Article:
Music Stimulation for People with Brain Injury

2014-1003 Music TherapyExcerpt of Article written by Shelly Duell | NCHPAD

Understanding Music Therapy

Music therapy is the use of music in specific ways to aid in the recovery of patients that may have a variety of deficits caused by illness, injury or congenital problems. Music therapy is research-based and designed to produce measurable outcomes. The therapist uses the sounds, patterns, rhythms and repetitions of music to address the patient’s physical, emotional, cognitive and social needs. Therapists have a bachelor’s or higher degree in a specialized music therapy program that includes a number of hours of clinical experience, certification and sometimes licensing from the state.

How Music Aids Recovery

The therapeutic benefit of music has been known for hundreds of years and includes:

  • Re-training speech and motor function after brain injury from stroke
  • Memory exercises for those with Alzheimer’s disease and other forms of dementia
  • Relaxation and distraction to reduce pain
  • Calm children to manage asthma symptoms more effectively
  • Aid in sleep patterns and weight gain for premature infants
  • Help Parkinson’s patients with motor function
  • Provide memory stimulation, stabilize emotions and increase social confidence in those with traumatic brain injury

Music Exercises

Music therapy can be used a wide variety of ways to address specific motor problems, cognitive issues or emotional problems. For example:

  • Rhythm exercises that include whole body involvement can aid in improving gait in patients who have been brain injuries from stroke or accidents.
  • Singing exercises can improve speech memory, word formation, and tonal modulation.
  • Playing instruments along with the music can help patients with motor function, memory, social integration and emotional regulation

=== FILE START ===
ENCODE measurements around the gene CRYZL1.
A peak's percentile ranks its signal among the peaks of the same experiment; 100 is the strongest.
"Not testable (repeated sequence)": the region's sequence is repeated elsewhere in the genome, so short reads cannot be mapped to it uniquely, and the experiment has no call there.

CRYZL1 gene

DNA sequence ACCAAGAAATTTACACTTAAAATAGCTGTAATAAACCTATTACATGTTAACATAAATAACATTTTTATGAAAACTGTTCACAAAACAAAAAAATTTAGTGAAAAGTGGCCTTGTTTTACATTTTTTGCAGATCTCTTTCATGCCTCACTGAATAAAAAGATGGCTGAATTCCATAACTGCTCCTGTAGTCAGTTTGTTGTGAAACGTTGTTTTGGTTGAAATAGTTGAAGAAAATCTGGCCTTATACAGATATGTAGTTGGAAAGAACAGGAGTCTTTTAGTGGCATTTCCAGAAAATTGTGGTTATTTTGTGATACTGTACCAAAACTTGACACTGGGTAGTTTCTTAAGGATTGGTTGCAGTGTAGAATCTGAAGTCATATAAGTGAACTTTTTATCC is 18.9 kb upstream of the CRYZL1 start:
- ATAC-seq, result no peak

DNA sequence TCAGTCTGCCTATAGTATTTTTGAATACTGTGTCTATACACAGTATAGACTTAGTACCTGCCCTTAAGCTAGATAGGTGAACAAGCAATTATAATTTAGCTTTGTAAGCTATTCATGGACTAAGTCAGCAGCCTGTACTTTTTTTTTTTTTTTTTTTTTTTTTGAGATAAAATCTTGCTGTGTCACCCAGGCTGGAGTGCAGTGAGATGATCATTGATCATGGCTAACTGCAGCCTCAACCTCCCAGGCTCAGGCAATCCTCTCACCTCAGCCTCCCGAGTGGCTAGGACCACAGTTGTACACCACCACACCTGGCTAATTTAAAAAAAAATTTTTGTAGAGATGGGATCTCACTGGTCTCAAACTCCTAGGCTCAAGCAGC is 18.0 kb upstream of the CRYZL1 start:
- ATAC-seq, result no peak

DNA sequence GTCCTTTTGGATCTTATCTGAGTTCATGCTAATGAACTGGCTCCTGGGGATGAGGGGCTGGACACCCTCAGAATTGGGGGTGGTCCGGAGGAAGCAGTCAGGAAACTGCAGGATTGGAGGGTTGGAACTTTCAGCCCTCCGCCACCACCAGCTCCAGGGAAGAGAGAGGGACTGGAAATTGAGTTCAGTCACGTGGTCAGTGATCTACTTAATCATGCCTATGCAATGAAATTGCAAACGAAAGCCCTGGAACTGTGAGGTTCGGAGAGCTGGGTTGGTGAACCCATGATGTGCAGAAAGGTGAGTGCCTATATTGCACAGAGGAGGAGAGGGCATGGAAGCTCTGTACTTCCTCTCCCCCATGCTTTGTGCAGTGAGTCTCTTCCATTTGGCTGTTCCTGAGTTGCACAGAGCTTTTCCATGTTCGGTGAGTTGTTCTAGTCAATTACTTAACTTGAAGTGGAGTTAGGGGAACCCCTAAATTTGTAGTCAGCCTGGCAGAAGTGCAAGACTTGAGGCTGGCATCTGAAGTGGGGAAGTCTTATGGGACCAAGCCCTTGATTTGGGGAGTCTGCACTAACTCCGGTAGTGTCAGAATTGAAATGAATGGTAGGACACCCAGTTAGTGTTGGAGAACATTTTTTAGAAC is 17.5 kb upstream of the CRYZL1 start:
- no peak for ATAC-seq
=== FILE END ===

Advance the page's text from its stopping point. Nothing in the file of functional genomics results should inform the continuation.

• Rhythmic music exercises can lower blood pressure, improve mood, and increase well-being.
  • Group music activities can help calm social anxiety and improve self-image.


Click here to read another Beyond Injury post.

Thanks to Shelly Duell for writing the article from which the excerpt was taken; NCHPAD for committing its resources to publishing the article; Google for helping me find the article; and all the other people who, directly or indirectly, made it possible to include the picture and text in this post.


  1. I completely believe in music therapy. I recently had a student with a really bad headache who asked to sit out of class because of the pain. After 20 minutes I noticed she returned to class. When I asked how she was doing, she commented that she sat with her headset on for 20 minutes. During that time she listened to calm music and her headache disappeared. In another similar case, students dance in a one hour rythmitic movement class and they comment that they are more relax.

    1. Cheryl, I find music helps me in a similar way. When I cannot think of a solution to a puzzle or an idea for a post, there are two strategies I use: listen to music or take a short nap.

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